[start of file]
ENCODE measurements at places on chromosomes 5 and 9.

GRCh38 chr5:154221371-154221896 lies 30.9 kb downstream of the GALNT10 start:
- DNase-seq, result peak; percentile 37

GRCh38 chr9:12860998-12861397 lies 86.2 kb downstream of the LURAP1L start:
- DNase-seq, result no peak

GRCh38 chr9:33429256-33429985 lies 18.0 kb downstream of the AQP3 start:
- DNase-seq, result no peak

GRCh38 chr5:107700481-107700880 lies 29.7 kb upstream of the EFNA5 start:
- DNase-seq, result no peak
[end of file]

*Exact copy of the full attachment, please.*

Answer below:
ENCODE measurements at places on chromosomes 5 and 9.

GRCh38 chr5:154221371-154221896 lies 30.9 kb downstream of the GALNT10 start:
- DNase-seq, result peak; percentile 37

GRCh38 chr9:12860998-12861397 lies 86.2 kb downstream of the LURAP1L start:
- DNase-seq, result no peak

GRCh38 chr9:33429256-33429985 lies 18.0 kb downstream of the AQP3 start:
- DNase-seq, result no peak

GRCh38 chr5:107700481-107700880 lies 29.7 kb upstream of the EFNA5 start:
- DNase-seq, result no peak